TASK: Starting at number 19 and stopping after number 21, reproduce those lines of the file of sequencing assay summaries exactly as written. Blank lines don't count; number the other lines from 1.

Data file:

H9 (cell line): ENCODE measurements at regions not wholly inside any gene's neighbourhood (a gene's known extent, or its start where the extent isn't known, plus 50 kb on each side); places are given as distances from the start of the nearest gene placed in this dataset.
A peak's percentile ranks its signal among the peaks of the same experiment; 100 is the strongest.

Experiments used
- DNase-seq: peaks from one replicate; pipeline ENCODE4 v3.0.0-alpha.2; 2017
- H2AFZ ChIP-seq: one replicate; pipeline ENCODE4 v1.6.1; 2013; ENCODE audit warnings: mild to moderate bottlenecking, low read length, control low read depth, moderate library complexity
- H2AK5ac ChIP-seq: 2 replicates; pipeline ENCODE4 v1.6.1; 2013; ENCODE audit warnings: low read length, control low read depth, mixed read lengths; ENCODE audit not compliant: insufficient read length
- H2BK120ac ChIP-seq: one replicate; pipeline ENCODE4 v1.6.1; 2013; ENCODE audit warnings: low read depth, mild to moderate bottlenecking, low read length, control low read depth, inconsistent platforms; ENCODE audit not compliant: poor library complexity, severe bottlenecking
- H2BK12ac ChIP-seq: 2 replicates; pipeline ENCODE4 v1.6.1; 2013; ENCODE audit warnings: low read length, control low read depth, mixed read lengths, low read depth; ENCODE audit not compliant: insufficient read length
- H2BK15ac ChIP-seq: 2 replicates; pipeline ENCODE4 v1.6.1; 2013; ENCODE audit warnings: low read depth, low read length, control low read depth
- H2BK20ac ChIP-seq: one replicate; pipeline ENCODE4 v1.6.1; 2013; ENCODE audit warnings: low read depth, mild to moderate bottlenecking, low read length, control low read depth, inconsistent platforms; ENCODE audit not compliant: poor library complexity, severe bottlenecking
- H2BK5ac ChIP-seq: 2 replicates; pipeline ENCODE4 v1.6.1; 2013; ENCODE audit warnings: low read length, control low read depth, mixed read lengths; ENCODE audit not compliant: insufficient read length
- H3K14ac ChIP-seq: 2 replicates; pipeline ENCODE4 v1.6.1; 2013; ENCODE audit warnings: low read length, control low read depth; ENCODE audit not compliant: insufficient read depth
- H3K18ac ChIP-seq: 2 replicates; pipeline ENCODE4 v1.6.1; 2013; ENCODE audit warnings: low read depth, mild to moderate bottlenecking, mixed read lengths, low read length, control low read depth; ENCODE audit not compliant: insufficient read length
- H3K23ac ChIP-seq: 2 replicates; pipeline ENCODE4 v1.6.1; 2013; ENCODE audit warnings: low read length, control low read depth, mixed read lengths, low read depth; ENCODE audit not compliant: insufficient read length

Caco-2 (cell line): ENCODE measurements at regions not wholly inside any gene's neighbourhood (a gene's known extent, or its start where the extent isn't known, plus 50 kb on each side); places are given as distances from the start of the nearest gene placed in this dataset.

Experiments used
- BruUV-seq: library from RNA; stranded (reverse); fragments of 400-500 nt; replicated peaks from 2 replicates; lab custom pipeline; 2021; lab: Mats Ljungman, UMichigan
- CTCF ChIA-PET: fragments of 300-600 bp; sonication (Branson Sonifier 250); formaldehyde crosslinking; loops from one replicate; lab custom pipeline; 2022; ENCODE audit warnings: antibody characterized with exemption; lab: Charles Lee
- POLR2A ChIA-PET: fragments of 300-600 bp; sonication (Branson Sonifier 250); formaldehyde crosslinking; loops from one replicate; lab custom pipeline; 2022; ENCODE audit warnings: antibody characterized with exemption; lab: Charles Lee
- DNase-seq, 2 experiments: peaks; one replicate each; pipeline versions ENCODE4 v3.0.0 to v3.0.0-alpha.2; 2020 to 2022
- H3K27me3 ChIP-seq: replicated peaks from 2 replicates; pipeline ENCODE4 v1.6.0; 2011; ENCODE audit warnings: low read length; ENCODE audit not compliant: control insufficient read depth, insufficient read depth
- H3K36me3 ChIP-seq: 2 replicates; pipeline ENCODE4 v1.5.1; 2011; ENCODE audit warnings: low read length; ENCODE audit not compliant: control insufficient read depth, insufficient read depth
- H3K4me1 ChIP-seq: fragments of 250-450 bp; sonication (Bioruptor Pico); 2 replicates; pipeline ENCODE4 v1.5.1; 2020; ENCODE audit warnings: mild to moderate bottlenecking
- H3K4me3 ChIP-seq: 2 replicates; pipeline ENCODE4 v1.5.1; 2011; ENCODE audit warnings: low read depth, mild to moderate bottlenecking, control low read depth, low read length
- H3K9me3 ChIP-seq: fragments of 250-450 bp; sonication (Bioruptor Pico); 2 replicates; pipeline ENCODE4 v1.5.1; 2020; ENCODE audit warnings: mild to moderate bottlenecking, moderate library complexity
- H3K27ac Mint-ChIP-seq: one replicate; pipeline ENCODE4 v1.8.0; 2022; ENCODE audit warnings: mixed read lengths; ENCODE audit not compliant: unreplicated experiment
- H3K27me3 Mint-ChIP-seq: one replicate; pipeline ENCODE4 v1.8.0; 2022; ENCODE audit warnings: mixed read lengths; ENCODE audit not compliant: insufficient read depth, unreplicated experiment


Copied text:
- POLR2A ChIA-PET: fragments of 300-600 bp; sonication (Branson Sonifier 250); formaldehyde crosslinking; loops from one replicate; lab custom pipeline; 2022; ENCODE audit warnings: antibody characterized with exemption; lab: Charles Lee
- DNase-seq, 2 experiments: peaks; one replicate each; pipeline versions ENCODE4 v3.0.0 to v3.0.0-alpha.2; 2020 to 2022
- H3K27me3 ChIP-seq: replicated peaks from 2 replicates; pipeline ENCODE4 v1.6.0; 2011; ENCODE audit warnings: low read length; ENCODE audit not compliant: control insufficient read depth, insufficient read depth